A few years ago, I encountered my first transgender guest at church. Our transgender guest was similar to other guests. He was looking to fill a void in his life. The dark problems plaguing his soul were many of the same problems others experienced. For one, he was an alcoholic, trying to gulp away pain. Like others, he struggled with an identity. The transgender guest really wanted to be something else, then he didn’t, sometimes in the same conversation. A fluid identity is a curse. You don’t know who you are, and you don’t like it.
It’s a Complex Issue
God’s plan of redemption is simple: Jesus saves. The implications of our salvation in Christ are profound and deep—we know who we really are. However, sin complicates. It should be no surprise to us that in this fallen world people struggle to understand their identities, gender included. Additionally, the stigma of being transgender is disappearing. Only 35 percent of Americans believe it is morally wrong for an individual to identify with a gender different than their birth sex.
You Will Likely Have a Transgender Guest at Some Point
You cannot dismiss this issue, as if you’ll never face a situation in which a transgender person comes to your church. According to LifeWay Research, over 40 percent of young adults (18-24 years old) report having a transgender acquaintance. Across all ages, 27 percent of Americans personally know someone who is transgender. About one out of three women and one out of five men say they know a transgender person. If your church gets the Great Commission right, then you’ll have transgender people as guests, simply because your congregation is reaching out to people they know.
What can you do to prepare your church for transgender guests? Are there some steps you can take personally? How do you lead your church through this complex cultural issue?
Preparing Your Church: What to Do
Invite and encourage. Every worship service at every church should be open to anyone. Additionally, every pastor should set the example by inviting friends to church. Your transgender neighbors should not be excluded from hearing the gospel, nor should they be excluded from an invitation to church. Just about every church advertises, “Anyone is welcome.” However, few churches take the initiative to invite people who are different than the majority of the congregation. If church leaders and pastors start inviting transgender acquaintances, then it will encourage others to do the same.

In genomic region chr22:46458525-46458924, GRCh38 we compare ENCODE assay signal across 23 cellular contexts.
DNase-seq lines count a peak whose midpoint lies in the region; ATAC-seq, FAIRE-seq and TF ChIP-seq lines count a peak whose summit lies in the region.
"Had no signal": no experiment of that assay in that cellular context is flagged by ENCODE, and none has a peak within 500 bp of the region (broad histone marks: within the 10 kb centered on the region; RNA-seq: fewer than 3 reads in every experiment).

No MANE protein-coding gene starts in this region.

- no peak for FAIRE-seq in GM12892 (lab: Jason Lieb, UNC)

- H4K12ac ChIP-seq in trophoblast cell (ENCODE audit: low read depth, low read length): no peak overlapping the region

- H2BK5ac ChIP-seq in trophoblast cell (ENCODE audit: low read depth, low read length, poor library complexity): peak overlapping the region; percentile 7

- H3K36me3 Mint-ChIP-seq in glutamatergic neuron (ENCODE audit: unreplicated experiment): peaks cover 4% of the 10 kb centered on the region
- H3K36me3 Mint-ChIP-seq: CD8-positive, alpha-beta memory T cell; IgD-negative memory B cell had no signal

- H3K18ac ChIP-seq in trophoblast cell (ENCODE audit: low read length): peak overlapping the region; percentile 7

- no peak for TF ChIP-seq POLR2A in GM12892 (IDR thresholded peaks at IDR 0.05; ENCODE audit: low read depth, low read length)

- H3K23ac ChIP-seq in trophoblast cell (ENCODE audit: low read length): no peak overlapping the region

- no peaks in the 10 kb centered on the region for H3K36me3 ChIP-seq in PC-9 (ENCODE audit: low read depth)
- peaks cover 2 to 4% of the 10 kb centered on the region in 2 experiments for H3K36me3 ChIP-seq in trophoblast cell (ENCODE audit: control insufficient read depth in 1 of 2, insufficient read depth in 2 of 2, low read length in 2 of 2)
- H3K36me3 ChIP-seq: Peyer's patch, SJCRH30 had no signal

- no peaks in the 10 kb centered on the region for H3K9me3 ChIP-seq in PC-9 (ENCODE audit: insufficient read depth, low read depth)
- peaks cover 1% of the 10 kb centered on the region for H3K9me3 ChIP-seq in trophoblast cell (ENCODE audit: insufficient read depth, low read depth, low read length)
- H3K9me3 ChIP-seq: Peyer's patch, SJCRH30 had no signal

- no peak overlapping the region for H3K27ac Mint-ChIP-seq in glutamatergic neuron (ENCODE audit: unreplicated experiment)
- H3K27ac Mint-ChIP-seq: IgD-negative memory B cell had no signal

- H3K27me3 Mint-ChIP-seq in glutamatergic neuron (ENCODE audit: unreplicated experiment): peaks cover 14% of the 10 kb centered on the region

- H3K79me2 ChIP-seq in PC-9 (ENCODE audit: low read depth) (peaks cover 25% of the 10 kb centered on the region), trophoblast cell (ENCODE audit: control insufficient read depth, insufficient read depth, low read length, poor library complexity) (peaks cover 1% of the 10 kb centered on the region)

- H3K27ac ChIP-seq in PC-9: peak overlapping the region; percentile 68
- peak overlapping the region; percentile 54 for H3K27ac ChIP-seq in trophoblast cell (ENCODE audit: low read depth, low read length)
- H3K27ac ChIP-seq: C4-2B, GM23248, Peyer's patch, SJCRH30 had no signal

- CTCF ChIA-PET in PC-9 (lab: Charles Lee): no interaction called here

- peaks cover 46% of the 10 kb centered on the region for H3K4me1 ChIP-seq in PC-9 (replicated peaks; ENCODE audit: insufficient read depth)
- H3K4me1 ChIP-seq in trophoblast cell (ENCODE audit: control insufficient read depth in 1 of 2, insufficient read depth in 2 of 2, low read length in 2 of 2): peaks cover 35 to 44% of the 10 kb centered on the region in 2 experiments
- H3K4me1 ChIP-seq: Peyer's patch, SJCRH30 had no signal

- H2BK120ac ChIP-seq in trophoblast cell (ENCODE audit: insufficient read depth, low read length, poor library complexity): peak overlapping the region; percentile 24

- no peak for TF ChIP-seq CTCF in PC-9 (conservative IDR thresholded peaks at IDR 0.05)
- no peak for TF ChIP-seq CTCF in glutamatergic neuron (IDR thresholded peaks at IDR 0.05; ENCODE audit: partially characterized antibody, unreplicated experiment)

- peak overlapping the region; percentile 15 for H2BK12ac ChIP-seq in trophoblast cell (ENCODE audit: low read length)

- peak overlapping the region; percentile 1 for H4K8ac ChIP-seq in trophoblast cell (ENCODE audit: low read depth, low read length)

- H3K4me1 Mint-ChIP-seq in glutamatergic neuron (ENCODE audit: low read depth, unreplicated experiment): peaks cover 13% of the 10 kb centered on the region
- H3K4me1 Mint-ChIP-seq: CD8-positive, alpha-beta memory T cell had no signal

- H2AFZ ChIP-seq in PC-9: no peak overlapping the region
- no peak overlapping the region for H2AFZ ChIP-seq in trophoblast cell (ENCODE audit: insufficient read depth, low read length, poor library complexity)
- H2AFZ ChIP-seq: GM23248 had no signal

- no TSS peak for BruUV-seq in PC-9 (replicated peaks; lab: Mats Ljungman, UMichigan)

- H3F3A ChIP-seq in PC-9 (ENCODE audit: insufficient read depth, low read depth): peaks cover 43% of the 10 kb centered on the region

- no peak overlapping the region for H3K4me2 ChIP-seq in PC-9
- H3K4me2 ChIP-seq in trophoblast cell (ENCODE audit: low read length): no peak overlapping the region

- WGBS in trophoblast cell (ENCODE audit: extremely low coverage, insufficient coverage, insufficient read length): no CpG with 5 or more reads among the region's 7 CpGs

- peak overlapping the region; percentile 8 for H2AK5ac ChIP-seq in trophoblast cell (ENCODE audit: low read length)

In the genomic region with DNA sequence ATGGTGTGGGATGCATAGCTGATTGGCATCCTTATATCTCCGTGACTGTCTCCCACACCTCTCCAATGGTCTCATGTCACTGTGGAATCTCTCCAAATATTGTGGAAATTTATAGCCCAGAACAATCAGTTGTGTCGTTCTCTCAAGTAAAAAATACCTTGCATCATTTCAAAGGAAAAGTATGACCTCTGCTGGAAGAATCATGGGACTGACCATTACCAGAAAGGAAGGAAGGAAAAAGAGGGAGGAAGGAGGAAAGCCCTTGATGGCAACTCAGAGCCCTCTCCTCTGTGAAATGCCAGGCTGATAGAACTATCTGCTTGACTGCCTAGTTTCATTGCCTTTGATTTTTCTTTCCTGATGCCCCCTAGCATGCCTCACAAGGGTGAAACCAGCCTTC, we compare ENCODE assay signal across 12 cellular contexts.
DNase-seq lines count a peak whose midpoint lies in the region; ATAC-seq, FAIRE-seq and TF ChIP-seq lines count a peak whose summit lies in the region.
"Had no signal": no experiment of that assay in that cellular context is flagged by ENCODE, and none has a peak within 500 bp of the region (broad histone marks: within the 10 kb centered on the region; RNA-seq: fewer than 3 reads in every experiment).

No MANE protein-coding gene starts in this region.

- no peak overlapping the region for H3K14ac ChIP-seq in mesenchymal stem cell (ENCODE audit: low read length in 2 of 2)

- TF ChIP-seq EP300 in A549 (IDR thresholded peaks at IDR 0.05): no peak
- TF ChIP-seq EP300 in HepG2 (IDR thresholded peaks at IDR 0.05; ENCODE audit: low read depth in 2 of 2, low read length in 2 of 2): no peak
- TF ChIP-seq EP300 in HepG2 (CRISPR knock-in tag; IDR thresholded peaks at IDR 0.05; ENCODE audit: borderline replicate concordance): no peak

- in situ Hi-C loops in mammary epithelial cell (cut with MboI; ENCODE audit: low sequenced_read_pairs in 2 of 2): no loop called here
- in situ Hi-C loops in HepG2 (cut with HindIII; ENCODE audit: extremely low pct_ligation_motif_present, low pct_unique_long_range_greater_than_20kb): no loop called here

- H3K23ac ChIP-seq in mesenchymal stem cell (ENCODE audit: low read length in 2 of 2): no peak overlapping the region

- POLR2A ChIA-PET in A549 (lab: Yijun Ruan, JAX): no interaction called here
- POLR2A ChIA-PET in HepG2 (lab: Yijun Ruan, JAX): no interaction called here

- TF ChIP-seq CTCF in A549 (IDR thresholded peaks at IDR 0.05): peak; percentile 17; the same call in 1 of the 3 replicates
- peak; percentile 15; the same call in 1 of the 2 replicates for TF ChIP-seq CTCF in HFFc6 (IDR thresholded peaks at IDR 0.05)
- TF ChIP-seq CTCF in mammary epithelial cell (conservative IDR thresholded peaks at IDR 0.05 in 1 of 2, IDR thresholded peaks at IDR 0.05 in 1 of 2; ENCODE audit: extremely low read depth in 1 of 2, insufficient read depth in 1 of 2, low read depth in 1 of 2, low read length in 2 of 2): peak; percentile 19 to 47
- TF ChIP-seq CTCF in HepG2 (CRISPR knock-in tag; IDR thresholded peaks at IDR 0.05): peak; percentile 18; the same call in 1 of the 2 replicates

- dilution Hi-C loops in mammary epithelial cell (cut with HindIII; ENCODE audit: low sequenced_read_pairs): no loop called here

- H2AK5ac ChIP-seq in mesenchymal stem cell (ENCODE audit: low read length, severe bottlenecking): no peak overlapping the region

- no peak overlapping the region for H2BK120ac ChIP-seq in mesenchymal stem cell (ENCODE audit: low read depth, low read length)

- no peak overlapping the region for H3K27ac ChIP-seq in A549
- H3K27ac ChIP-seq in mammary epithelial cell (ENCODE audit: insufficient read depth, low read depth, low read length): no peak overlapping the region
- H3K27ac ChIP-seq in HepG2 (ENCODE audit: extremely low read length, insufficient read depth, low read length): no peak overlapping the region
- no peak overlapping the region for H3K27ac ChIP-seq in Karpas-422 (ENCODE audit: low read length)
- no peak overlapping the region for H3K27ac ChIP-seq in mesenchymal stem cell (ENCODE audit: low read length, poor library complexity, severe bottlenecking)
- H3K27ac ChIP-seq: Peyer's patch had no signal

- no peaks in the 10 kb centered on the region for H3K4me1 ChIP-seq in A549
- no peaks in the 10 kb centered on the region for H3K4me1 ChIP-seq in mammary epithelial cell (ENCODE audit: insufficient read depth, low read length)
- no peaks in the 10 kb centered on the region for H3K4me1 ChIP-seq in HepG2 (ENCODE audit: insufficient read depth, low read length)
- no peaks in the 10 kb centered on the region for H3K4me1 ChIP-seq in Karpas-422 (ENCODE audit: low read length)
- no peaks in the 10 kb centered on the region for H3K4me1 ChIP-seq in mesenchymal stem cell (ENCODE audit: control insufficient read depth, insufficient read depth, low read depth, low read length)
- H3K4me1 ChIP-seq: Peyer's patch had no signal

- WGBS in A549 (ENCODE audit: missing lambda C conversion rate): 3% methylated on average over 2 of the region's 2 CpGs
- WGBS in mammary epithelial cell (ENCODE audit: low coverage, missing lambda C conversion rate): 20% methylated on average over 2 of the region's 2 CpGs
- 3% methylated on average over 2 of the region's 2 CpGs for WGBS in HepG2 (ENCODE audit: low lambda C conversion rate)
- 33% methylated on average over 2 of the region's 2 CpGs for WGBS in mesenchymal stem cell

Listen carefully. If you are a conservative evangelical (like me), then you likely find the idea of self-identification a bit irrational. Rich people do not get to self-identify as poor in order to avoid taxes. A white person should not self-identify as a black person in order to claim the black experience. A young teen cannot self-identify as a senior citizen to get discounts at Denny’s. You can no more choose your gender identity than you can choose your wealth, ethnicity, or age. But, however much you may disagree with the choices of a transgender person, you should still listen to them carefully. The old adage still remains true: People won’t care how much you know until they know how much you care. No amount of philosophical self-aggrandization will win a soul. The first step to reaching a transgender person is simply to listen carefully. You may be surprised at the bridges you can build by lending an ear.